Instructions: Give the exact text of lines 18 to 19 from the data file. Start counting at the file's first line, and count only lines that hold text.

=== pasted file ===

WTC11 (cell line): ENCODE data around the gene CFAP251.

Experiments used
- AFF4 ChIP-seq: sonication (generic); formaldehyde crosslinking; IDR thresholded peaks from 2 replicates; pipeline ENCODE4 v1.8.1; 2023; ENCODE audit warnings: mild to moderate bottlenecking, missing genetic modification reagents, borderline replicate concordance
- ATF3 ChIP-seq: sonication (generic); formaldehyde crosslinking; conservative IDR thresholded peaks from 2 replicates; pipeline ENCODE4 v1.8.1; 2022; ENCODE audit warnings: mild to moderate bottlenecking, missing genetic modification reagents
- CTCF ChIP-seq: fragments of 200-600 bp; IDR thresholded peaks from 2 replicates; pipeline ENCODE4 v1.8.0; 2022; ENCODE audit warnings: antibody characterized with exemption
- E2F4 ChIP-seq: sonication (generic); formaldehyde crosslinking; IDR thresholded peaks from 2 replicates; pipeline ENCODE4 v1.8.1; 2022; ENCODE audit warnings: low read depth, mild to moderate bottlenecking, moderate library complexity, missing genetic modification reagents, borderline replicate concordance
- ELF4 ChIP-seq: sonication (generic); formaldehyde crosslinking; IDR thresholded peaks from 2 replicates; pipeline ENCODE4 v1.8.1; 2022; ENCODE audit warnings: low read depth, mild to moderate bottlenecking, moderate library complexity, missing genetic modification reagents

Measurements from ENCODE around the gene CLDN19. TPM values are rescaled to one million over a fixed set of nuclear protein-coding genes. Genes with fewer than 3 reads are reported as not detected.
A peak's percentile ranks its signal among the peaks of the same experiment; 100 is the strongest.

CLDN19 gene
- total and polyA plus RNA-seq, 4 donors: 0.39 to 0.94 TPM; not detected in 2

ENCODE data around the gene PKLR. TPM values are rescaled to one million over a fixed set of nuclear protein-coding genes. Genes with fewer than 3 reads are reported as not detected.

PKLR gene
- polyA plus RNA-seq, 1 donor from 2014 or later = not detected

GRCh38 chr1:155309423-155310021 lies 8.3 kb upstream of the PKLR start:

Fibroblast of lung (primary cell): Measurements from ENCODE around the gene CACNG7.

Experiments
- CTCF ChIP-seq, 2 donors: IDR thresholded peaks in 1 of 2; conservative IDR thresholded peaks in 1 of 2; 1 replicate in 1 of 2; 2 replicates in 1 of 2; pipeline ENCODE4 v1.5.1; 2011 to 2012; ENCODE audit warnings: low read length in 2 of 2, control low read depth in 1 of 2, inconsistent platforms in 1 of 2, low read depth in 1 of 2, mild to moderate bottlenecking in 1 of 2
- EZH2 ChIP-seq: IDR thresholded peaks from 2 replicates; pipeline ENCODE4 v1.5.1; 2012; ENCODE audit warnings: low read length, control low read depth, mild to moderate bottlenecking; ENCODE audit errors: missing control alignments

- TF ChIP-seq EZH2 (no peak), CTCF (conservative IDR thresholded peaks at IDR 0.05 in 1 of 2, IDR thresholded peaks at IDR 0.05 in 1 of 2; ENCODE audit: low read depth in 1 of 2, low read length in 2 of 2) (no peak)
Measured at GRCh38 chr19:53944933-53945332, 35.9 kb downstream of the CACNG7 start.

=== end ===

- CTCF ChIP-seq, 2 donors: IDR thresholded peaks in 1 of 2; conservative IDR thresholded peaks in 1 of 2; 1 replicate in 1 of 2; 2 replicates in 1 of 2; pipeline ENCODE4 v1.5.1; 2011 to 2012; ENCODE audit warnings: low read length in 2 of 2, control low read depth in 1 of 2, inconsistent platforms in 1 of 2, low read depth in 1 of 2, mild to moderate bottlenecking in 1 of 2
- EZH2 ChIP-seq: IDR thresholded peaks from 2 replicates; pipeline ENCODE4 v1.5.1; 2012; ENCODE audit warnings: low read length, control low read depth, mild to moderate bottlenecking; ENCODE audit errors: missing control alignments